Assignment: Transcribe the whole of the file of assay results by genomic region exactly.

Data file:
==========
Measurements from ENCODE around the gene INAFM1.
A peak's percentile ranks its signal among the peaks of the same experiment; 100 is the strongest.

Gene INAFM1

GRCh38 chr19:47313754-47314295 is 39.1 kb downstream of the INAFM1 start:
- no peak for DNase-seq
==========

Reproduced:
Measurements from ENCODE around the gene INAFM1.
A peak's percentile ranks its signal among the peaks of the same experiment; 100 is the strongest.

Gene INAFM1

GRCh38 chr19:47313754-47314295 is 39.1 kb downstream of the INAFM1 start:
- no peak for DNase-seq